I knew the statistics; I knew the facts. Women don’t ask. And yet I still didn’t ask.
I didn’t ask when I knew I should, because I felt lucky to have a job. My dream job out of college in fact (of course it didn’t turn out to be my dream job, but still). I was just glad they were paying me at all. I waited a year and a half to ask for a raise. I assume I lost in that year and a half about 18,000 dollars at least if not more by not asking. That is real money-money I could definitely use right now as an entrepreneur.
I’ve known about Equal Pay Day for a long time. But for some reason the concept never stuck– I didn’t ask for more until I literally couldn’t pay rent without asking for more. I don’t want to keep making that mistake or watching others do the same.
This is why The Levo League exists. It’s also why today we’re teaming up with organizations, big and small, non-profit and for-profit, to encourage all of us to negotiate.
We’ve also asked for inspiration from women in our community and well known figures such as Janet Hanson of 85 Broads and Soraya Darabi of Foodspotting. You can check out theirs as well as others stories and advice on our www.ask4more2day.com site. But as L(L)ers, I wanted to privately share with you my experience asking for a raise. I hope that you find my journey helpful, too.
The first time I actually got up the courage to ask for a raise was about 4 months in the making. In fact I put together a document with reasons why I deserved the raise. I looked at how much money I was bringing in for the company and the meager amount I was collecting. I found out how much others around me were making. I even put together a chart to show how much I had improved at my job. I had to psych myself up.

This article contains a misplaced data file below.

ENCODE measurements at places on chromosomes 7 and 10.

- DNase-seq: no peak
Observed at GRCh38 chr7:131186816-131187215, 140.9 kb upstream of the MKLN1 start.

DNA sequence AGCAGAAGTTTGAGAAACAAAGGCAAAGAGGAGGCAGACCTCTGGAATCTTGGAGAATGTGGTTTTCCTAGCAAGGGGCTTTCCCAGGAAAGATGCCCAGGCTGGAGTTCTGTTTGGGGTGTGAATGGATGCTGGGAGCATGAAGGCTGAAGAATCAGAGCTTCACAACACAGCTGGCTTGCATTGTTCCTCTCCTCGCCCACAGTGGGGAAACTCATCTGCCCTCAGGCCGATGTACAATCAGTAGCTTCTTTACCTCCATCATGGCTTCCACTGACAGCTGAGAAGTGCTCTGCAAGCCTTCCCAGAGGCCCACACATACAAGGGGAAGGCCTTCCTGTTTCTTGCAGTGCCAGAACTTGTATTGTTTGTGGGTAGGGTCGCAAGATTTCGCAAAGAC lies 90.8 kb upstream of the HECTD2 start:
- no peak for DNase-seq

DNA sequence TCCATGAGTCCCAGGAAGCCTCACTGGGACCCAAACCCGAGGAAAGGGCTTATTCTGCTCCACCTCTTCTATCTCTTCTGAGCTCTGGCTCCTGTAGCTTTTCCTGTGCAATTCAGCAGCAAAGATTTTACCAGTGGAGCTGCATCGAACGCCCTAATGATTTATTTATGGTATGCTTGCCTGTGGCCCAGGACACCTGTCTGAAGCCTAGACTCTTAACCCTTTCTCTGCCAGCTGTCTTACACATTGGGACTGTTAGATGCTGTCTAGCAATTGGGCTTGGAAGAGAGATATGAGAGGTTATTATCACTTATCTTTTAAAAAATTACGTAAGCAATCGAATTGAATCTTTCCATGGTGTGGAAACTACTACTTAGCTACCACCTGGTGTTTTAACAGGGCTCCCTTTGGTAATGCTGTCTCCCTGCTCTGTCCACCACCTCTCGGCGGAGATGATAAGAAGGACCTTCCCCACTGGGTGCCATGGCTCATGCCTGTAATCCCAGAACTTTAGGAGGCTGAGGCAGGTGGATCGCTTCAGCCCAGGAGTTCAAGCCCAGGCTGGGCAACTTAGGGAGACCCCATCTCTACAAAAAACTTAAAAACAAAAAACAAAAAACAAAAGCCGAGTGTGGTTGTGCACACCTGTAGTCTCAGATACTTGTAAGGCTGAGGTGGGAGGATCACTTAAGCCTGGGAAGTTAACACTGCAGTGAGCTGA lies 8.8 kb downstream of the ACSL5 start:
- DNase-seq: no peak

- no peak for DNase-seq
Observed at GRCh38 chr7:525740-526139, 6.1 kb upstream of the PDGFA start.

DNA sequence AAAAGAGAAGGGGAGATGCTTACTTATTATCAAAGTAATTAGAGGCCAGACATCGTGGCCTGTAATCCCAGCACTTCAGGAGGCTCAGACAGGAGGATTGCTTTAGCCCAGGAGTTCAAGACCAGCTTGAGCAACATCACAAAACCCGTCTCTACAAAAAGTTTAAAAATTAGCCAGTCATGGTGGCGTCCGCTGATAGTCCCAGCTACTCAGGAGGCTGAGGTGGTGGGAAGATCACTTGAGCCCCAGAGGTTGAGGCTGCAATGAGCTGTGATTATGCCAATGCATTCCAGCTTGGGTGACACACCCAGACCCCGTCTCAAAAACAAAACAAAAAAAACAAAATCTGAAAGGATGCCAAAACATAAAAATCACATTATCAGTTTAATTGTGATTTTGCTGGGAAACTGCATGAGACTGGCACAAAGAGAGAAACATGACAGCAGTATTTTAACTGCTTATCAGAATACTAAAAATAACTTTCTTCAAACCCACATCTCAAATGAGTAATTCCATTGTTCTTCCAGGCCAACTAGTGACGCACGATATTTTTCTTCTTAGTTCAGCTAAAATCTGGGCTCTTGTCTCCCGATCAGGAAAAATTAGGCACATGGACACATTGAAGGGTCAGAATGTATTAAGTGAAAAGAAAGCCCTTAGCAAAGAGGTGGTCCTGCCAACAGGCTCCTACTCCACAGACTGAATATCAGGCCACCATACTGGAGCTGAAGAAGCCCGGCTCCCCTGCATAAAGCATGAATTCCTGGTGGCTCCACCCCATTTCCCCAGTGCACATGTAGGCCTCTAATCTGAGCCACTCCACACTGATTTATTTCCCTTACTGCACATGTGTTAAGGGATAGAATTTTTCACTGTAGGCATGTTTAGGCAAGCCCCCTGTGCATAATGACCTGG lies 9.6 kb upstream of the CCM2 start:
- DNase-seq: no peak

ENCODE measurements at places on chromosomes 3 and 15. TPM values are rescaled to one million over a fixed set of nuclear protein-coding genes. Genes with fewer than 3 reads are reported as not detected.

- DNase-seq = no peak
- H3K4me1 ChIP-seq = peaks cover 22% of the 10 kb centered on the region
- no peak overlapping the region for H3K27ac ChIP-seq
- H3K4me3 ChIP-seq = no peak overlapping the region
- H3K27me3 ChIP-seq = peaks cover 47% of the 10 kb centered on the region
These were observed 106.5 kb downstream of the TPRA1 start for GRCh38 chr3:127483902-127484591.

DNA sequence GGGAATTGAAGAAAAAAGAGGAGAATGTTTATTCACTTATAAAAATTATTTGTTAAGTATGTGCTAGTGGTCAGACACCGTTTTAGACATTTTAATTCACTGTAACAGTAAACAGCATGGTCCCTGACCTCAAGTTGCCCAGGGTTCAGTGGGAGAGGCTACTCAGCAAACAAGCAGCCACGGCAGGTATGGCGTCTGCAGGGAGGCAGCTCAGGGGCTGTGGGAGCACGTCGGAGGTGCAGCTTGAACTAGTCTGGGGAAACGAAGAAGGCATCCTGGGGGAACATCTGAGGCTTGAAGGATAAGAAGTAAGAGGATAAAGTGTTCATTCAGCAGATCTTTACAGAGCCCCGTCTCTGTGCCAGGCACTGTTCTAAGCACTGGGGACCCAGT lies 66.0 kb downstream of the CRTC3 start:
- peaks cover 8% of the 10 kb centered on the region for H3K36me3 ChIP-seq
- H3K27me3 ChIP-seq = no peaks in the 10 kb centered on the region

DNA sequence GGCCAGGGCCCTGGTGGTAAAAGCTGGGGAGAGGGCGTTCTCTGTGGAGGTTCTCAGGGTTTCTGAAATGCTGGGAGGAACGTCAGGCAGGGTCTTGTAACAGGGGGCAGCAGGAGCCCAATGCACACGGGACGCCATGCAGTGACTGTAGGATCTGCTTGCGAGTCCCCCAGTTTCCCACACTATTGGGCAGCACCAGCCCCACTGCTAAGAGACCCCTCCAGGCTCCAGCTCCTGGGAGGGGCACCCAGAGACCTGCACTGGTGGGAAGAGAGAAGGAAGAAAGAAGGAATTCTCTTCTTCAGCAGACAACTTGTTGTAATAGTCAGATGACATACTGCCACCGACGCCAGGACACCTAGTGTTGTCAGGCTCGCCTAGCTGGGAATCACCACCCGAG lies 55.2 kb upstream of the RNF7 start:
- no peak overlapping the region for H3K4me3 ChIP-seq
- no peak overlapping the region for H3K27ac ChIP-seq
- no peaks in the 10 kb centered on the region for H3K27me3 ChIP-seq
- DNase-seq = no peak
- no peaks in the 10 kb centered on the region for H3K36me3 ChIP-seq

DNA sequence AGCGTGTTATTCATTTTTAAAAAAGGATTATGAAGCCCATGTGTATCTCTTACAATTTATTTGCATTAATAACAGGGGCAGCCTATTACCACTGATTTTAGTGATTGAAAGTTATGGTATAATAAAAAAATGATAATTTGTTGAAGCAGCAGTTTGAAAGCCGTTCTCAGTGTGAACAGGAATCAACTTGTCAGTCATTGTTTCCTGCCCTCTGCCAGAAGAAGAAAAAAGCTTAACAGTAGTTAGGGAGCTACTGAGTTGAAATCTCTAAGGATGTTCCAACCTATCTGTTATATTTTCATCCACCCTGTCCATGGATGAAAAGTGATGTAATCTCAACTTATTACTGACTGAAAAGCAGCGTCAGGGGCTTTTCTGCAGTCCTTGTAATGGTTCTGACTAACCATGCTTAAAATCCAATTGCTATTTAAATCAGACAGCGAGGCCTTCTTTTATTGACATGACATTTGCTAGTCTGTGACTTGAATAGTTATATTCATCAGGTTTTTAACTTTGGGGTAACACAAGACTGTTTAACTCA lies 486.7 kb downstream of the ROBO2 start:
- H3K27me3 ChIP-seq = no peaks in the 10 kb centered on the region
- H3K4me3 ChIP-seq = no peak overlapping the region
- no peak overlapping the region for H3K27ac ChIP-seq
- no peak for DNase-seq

Where was I supposed to even start? I had no idea. So I sent an email to my practice manager and asked her when there would be a good time to discuss a raise with her and the partner in charge of me. Her only response was to ask how much I wanted.
I told her I had an entire document and an argument prepared. But all she wanted was a number. I threw out the highest thing I could think of, I’m pretty sure it was about a 45% increase. They came back with an 18% increase. In retrospect I probably could have pushed for even more, but I was just so stoked that it had worked that I accepted.
That experience taught me a few things about negotiations:
- Negotiating is scary as hell
- I had to psych myself up for game time
- No one is going to give you a raise unless you ask
- The worst case scenario is: you don’t get the raise
Things I wish I had done in this negotiation:
- Asked sooner
- Thought of a number more carefully. (If I had asked for 25%, a more coherent ask, they might have met it)
- Followed up and asked for even more rather than just being excited by the 18%
- Asked a mentor or friend for advice
- Pushed to get face time with the decision makers, rather than a transactional hour-long exchange over email
But that’s the thing about negotiating: you learn how to do it better and the only way to learn is to actually do it. So please, ladies, go out there and ask for more. It’s intimidating, but definitely worth it.